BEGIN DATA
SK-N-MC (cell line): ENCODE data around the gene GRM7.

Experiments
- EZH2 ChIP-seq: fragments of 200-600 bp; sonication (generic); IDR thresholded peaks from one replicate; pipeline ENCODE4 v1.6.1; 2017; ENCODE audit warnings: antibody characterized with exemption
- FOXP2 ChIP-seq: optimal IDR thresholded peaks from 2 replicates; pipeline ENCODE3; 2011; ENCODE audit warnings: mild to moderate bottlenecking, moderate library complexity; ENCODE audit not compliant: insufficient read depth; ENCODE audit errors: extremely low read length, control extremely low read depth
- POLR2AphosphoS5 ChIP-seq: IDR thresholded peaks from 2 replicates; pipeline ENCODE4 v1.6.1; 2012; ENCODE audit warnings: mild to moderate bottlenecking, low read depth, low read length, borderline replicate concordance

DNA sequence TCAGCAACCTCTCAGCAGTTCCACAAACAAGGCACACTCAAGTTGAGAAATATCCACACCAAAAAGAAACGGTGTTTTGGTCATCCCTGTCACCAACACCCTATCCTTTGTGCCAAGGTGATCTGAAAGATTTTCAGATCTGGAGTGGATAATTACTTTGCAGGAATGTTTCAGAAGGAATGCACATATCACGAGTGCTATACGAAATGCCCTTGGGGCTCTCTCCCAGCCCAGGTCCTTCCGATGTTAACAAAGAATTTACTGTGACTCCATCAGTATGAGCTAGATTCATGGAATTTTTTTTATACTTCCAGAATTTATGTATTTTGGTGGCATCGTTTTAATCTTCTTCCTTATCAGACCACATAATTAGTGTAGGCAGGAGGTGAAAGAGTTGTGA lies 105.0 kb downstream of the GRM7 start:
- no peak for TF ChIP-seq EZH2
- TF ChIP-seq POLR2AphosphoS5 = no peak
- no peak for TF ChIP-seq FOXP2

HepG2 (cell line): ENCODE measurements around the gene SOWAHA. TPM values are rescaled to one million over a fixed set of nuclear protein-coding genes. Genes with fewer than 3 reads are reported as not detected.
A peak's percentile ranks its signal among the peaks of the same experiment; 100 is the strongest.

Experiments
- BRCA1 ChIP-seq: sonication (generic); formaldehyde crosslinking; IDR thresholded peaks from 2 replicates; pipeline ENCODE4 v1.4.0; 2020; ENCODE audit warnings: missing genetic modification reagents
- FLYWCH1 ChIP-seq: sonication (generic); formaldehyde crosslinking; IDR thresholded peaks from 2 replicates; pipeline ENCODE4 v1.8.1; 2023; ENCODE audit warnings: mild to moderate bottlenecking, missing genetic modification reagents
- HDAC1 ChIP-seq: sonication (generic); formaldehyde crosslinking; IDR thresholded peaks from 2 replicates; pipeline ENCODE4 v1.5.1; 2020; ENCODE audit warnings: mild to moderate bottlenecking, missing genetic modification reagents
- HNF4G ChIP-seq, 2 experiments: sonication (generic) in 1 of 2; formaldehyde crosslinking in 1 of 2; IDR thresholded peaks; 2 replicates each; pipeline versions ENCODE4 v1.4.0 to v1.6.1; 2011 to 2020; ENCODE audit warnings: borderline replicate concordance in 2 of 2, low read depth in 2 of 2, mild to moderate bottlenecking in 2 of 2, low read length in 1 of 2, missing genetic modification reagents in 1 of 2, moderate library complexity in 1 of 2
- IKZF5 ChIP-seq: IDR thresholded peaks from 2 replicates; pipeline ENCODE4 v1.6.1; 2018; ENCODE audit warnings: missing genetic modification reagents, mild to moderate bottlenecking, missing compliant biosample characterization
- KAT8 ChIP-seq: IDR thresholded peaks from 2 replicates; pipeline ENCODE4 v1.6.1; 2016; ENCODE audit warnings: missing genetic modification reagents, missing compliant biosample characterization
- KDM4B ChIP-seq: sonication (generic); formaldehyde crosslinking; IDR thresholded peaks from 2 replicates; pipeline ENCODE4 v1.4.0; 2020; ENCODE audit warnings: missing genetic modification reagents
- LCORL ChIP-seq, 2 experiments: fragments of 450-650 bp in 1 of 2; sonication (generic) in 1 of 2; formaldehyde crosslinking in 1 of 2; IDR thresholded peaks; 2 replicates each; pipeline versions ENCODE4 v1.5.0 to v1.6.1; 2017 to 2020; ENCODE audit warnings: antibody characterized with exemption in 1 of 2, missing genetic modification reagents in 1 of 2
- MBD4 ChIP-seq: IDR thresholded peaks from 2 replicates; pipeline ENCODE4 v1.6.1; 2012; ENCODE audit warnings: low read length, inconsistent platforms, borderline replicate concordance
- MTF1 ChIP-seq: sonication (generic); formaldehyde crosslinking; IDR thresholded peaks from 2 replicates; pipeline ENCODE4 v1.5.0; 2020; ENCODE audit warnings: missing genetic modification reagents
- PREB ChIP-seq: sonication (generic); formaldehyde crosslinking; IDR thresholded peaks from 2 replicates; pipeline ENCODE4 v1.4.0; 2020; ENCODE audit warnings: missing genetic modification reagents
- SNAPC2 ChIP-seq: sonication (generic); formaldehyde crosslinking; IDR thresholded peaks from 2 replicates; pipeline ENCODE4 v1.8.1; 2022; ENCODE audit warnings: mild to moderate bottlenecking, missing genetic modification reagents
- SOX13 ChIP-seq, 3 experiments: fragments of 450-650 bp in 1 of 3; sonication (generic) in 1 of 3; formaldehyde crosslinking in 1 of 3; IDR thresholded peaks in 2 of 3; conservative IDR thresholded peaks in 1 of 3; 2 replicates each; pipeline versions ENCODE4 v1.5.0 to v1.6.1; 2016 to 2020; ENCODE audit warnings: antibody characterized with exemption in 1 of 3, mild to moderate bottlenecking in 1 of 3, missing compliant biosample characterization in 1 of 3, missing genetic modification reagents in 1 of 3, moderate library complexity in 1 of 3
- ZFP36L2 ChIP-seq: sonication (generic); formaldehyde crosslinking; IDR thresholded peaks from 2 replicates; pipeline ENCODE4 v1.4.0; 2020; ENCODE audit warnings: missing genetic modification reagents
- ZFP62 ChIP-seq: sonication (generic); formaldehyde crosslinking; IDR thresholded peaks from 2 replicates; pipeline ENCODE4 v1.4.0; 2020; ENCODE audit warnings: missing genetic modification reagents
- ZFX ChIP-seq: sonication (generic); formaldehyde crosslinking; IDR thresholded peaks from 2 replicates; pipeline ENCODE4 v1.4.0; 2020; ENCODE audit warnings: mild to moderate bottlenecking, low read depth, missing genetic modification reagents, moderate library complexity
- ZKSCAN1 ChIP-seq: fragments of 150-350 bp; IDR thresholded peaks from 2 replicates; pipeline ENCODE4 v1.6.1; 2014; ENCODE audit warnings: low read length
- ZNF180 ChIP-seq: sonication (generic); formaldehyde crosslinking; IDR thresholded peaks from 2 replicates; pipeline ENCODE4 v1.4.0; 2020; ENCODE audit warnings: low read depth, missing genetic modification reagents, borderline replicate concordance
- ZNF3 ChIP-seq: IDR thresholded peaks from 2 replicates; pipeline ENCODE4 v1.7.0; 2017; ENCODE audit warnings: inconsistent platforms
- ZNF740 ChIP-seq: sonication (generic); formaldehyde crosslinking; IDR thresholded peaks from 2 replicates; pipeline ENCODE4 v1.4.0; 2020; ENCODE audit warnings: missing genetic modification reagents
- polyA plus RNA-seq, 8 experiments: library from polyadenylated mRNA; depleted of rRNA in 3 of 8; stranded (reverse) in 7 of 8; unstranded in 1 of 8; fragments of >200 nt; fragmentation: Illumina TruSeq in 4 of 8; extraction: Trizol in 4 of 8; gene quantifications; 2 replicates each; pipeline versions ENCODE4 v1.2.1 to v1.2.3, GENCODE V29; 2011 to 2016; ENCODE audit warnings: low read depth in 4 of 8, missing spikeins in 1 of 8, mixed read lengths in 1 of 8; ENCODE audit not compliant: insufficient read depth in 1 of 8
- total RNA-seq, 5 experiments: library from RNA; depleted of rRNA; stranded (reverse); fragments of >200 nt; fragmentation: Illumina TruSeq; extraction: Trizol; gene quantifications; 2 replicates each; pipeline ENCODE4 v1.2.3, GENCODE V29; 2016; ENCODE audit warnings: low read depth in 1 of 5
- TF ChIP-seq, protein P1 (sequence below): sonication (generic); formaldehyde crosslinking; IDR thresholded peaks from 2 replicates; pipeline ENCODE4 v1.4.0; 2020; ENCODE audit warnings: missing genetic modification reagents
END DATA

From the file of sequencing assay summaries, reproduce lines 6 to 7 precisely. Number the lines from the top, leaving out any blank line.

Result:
DNA sequence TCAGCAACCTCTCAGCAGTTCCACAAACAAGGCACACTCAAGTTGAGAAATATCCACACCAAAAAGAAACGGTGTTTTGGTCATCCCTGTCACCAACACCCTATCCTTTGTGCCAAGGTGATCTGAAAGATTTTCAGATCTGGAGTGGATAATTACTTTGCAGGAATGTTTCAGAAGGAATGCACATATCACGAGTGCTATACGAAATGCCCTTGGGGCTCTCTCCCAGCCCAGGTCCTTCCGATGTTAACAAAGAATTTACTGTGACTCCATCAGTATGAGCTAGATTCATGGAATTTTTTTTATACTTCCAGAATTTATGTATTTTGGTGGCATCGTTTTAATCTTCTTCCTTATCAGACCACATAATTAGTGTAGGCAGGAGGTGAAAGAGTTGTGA lies 105.0 kb downstream of the GRM7 start:
- no peak for TF ChIP-seq EZH2